What do the folks who run trucking businesses think about the new edicts issued from D.C. for their own health and safety? Costs are already up, and business is down — in some places by as much as 5 percent.
But no federal bureaucrat ever lost a minute of sleep worrying about declining business or rising costs.
What about those 19 lives the bureaucrats say will be saved each year? The irony of all these rules designed to protect Americans from reckless truck drivers — and protect truck drivers from themselves — is this: They might actually make our roads more dangerous, because they put more trucks on the road during rush hours. And worse, the rules force truckers to sleep when they might not be sleepy, and drive when they might be tired.
That’s the kind of rule-making only a Washington, D.C., bureaucrat could dream up.
One thing is certain: The new rules are pushing turnover among long-haul truckers, which was already high, even higher. That’s a great way to improve safety: Drive experienced truckers out of the business and bring in less-experienced drivers to fill the void.
These new rules are a big deal to Americans because trucking is a $642 billion industry, and truckers cart nearly 70 percent of all the nation’s freight. When costs go up, that’s money out of all of our pockets — and in this case, for no real reason.
And the new rules are a big deal for truck drivers like Manuel Hernandez. As Morris’s story pointed out, Hernandez is a hard-core long-hauler, with average trips of two to three weeks. But he is also a serious family man, and his goal with every trip is to drive as many miles as possible and return home to El Paso to spend his 34-hour break with his wife of 30 years, Teresa.
You’d think that would be incentive enough to drive safely — the desire to stay alive, get paid, and get home to your wife. But it isn’t enough to satisfy the whims of Washington.
The new FMCSA rules have already had a huge impact on Hernandez. Since they took effect in July, he has been stranded on the open road five times; his 70 on-duty hours had run out before he could get back home. On one such occasion, as Morris reported, he dropped a load in Dallas and then drove to a truck stop on Interstate 20 to park and simply wait until the rules allowed him to drive again. “There was nothing to do,” he said. “It can be a nightmare of having to sit for 48 hours, tired, when all you want to do is get home.”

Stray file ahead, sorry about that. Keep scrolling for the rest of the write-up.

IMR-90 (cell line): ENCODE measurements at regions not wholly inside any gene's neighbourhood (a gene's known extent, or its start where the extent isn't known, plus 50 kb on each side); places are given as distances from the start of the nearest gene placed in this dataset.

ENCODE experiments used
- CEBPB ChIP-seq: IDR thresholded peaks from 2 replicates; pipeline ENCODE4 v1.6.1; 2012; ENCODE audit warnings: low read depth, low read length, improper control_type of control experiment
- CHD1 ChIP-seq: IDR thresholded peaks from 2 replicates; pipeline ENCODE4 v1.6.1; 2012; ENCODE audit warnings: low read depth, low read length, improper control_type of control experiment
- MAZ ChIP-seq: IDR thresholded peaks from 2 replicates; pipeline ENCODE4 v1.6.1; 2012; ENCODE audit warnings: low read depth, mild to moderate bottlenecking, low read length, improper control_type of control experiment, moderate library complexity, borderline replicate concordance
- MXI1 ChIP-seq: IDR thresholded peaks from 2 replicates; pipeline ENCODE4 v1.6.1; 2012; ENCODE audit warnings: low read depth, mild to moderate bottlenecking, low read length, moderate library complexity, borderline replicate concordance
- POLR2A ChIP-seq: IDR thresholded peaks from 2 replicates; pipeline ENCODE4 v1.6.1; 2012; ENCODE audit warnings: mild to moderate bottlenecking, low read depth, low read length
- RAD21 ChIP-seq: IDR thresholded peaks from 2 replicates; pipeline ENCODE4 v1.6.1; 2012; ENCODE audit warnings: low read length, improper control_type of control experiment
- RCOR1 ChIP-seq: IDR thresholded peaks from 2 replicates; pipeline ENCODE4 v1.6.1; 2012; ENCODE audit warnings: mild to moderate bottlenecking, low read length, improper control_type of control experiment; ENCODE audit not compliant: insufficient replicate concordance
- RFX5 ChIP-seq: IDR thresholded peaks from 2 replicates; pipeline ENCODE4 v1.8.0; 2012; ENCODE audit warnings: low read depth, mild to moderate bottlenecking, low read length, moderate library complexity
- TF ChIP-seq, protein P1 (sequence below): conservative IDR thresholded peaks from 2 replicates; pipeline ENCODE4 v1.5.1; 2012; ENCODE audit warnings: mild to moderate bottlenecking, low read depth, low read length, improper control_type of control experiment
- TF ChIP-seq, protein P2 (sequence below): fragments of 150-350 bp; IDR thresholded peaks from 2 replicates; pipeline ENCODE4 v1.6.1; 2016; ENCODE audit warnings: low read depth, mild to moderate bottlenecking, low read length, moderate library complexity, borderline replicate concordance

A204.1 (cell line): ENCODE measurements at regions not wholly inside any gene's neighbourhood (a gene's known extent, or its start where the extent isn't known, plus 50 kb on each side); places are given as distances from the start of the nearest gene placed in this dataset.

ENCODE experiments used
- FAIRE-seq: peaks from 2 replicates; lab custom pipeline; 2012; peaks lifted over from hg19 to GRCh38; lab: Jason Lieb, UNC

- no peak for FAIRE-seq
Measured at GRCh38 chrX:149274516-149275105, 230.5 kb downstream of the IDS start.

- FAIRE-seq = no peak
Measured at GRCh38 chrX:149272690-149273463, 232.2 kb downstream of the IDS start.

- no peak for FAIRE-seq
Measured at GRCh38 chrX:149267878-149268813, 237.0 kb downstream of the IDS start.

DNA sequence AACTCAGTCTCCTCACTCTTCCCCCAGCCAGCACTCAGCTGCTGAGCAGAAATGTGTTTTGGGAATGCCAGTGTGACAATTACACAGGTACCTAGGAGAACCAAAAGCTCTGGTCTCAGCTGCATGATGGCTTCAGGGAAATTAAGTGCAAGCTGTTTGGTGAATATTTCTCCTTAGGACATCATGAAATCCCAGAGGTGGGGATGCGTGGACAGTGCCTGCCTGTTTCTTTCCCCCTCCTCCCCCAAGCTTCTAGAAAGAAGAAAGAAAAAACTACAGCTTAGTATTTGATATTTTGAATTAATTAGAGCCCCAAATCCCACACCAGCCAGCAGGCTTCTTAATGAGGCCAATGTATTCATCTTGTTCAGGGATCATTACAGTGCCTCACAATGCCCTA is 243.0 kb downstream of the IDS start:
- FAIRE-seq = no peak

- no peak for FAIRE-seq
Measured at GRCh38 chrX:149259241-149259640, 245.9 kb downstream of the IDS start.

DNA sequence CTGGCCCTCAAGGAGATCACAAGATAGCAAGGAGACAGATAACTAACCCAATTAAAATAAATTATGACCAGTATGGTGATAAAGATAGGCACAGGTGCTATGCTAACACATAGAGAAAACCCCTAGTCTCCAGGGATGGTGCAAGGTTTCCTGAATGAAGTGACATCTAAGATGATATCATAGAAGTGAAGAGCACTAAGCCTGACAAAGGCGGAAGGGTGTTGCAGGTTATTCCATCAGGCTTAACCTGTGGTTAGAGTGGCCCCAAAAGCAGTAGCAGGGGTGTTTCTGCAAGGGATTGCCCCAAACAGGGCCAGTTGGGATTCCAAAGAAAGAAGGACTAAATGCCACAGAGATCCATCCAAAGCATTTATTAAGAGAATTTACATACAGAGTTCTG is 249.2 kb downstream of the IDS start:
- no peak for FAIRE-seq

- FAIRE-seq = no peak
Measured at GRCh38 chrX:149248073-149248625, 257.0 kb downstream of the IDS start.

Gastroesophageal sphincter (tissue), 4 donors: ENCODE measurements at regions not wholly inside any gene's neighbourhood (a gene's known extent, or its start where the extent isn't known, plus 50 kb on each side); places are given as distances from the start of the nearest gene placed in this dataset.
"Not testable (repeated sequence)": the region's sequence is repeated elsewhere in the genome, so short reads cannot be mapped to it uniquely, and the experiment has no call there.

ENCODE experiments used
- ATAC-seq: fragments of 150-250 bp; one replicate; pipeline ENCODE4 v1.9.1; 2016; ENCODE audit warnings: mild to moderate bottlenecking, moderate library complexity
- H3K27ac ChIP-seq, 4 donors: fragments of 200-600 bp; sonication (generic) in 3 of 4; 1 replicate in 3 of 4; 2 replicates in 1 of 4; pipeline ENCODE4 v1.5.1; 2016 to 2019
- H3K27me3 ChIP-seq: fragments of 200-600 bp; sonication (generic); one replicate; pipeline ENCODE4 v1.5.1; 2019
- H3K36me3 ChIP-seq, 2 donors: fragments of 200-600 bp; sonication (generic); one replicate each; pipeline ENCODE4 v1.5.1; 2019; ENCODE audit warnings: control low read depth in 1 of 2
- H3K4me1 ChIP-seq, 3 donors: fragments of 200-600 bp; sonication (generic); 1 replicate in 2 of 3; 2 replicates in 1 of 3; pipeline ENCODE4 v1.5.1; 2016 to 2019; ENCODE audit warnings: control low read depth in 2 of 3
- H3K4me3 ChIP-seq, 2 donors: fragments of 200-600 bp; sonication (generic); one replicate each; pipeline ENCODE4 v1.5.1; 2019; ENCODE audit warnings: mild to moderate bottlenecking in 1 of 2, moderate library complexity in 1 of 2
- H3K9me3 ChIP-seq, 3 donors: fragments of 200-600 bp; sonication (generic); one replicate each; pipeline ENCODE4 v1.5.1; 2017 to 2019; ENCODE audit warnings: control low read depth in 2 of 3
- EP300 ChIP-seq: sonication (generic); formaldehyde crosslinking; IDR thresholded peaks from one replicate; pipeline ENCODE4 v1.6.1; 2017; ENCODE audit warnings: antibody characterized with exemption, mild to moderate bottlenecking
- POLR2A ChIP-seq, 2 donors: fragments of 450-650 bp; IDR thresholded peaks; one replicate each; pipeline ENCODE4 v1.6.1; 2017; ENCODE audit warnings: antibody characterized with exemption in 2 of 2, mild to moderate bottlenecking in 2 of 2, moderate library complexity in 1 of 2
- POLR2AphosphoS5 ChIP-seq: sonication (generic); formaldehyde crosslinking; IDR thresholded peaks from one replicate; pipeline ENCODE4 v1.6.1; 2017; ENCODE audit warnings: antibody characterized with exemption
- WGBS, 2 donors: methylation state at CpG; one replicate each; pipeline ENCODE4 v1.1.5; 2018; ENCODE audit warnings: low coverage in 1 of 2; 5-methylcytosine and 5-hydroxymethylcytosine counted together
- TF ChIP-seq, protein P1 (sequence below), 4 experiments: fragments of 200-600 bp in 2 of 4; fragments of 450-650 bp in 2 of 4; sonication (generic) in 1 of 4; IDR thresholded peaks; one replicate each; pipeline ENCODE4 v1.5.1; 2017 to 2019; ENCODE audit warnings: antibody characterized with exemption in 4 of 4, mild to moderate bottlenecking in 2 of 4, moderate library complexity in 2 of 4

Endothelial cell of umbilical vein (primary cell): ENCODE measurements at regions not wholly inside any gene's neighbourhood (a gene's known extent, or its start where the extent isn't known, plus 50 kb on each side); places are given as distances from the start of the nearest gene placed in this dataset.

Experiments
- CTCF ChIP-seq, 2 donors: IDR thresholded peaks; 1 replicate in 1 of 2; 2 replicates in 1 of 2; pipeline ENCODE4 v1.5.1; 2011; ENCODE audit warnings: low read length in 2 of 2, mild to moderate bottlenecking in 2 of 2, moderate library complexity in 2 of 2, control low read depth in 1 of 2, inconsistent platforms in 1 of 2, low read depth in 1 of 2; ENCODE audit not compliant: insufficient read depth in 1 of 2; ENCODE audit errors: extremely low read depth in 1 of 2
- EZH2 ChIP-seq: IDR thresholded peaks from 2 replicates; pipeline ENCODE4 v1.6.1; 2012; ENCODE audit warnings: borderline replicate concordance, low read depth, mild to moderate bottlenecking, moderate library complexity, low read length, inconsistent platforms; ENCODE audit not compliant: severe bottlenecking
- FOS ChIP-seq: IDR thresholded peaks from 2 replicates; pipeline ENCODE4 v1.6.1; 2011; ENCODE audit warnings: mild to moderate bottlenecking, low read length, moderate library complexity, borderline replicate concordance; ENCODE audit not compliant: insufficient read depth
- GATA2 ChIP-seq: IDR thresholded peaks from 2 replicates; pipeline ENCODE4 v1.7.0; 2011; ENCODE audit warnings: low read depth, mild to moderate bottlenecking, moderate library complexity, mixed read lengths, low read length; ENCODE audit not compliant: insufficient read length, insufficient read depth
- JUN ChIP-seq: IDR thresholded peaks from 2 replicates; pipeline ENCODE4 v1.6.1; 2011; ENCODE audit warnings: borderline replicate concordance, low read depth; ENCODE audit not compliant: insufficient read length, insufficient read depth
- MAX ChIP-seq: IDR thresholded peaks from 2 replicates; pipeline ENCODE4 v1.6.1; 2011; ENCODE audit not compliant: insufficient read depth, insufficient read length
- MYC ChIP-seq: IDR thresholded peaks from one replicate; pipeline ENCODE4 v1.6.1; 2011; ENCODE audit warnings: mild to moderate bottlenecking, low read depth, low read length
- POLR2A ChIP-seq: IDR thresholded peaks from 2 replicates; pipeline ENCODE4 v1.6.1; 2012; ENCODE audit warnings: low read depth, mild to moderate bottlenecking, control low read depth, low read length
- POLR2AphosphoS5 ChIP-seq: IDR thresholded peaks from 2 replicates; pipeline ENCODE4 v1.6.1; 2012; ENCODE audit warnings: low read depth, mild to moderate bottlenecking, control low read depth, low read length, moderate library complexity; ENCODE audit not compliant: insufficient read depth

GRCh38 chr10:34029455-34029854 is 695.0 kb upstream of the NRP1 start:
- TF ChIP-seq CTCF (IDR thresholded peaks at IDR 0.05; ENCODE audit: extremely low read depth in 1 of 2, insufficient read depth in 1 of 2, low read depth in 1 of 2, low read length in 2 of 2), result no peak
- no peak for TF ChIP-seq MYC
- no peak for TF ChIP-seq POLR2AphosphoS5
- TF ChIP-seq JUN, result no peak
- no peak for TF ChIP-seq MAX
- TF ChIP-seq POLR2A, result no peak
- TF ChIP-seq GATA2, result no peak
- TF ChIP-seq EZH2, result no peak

“Who made up these rules?” he asked Morris. “Did they have any experience in driving truck, and traffic, and dealing with customers?”
What a silly question; doesn’t he know bureaucrats don’t have customers?
It turns out that Hernandez and truckers like him are required to take those ten consecutive hours of rest because it supposedly promotes their circadian-rhythm sleep cycle. That’s right; our nation’s bureaucrats know better than the truckers themselves when they should and should not sleep.
These rules aren’t just stupid, they are hitting Hernandez and other drivers where it hurts most: their wallets. Pay for experienced drivers has plunged to about $50,000 a year from $65,000, Hernandez said.
Things have gotten so bad, and the industry so riddled with regulations, that many drivers are calling it quits. “Sometimes I think they’re trying to choke out the trucking industry,” Hernandez lamented.
This is a real war story all Americans should know about: the war the administrative state is waging against industry upon industry. And all Americans should meet the real-life working-class victims of that war.
Forget the fake war on women; let’s start talking to Americans about the war our government is waging against our long-haul truckers.
Let’s tell the very real story of Manuel Hernandez.
And see how it stacks up against the fake story of Sandra Fluke.
— Lee Habeeb is the vice president of content at Salem Radio Network and a senior adviser to AmericaStrong. He lives in Oxford, Miss., with his wife, Valerie, and daughter, Reagan. Mike Leven is the president and COO of the Las Vegas Sands and a member of the Job Creators Alliance.